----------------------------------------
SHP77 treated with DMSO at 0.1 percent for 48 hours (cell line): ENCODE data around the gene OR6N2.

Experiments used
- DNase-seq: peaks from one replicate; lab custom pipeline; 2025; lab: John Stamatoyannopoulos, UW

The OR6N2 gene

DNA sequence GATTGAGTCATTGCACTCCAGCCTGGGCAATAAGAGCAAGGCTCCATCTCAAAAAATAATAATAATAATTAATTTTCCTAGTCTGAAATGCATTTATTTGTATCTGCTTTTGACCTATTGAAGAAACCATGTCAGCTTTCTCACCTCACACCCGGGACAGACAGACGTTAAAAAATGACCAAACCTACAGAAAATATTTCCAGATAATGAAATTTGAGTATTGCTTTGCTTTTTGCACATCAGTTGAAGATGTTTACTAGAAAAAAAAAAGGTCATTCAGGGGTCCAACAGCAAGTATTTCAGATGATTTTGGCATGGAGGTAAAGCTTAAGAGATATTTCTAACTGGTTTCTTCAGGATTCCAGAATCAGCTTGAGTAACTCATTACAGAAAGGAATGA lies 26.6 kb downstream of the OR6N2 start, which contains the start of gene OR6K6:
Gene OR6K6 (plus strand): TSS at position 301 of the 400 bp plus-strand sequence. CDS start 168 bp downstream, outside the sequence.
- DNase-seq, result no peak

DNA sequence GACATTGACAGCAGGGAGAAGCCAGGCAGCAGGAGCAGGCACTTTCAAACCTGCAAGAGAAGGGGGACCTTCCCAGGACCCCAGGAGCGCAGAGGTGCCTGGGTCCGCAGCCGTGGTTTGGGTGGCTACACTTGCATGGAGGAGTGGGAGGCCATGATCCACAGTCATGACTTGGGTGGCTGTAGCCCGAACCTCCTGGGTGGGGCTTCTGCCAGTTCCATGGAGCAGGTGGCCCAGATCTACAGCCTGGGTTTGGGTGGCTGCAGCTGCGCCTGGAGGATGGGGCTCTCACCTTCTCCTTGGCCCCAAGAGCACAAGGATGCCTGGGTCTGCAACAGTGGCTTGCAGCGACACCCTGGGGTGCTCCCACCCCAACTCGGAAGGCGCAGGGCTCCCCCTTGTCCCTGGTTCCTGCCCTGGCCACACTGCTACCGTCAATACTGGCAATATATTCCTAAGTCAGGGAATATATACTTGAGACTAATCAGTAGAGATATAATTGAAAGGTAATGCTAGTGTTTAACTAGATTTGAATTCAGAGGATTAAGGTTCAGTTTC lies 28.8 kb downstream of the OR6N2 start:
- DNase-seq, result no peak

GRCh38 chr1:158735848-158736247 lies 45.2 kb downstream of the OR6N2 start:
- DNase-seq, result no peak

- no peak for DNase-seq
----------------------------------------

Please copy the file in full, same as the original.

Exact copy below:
SHP77 treated with DMSO at 0.1 percent for 48 hours (cell line): ENCODE data around the gene OR6N2.

Experiments used
- DNase-seq: peaks from one replicate; lab custom pipeline; 2025; lab: John Stamatoyannopoulos, UW

The OR6N2 gene

DNA sequence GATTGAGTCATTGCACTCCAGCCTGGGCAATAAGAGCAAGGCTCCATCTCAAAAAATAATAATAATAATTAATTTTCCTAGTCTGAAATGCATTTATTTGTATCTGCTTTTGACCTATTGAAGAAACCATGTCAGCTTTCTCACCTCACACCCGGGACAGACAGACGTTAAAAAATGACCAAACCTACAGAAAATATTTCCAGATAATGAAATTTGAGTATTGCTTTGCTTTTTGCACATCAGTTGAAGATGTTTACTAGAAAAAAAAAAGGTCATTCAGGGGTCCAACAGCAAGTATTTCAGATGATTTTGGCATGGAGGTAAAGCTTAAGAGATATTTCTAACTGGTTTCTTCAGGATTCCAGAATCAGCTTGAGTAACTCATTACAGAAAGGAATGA lies 26.6 kb downstream of the OR6N2 start, which contains the start of gene OR6K6:
Gene OR6K6 (plus strand): TSS at position 301 of the 400 bp plus-strand sequence. CDS start 168 bp downstream, outside the sequence.
- DNase-seq, result no peak

DNA sequence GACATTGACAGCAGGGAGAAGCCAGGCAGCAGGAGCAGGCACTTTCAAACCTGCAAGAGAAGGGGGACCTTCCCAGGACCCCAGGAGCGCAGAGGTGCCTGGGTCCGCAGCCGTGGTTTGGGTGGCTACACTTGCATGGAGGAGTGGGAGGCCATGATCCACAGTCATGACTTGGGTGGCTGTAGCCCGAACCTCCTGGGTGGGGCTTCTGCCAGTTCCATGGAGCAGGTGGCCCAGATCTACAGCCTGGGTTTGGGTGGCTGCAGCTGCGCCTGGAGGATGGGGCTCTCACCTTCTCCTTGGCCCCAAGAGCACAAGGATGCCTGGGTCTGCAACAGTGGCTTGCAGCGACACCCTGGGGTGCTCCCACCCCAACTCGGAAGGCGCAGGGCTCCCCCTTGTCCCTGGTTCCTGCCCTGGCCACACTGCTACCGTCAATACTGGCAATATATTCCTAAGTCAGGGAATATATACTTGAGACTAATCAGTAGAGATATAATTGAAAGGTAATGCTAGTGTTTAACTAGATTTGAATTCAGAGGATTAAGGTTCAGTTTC lies 28.8 kb downstream of the OR6N2 start:
- DNase-seq, result no peak

GRCh38 chr1:158735848-158736247 lies 45.2 kb downstream of the OR6N2 start:
- DNase-seq, result no peak

- no peak for DNase-seq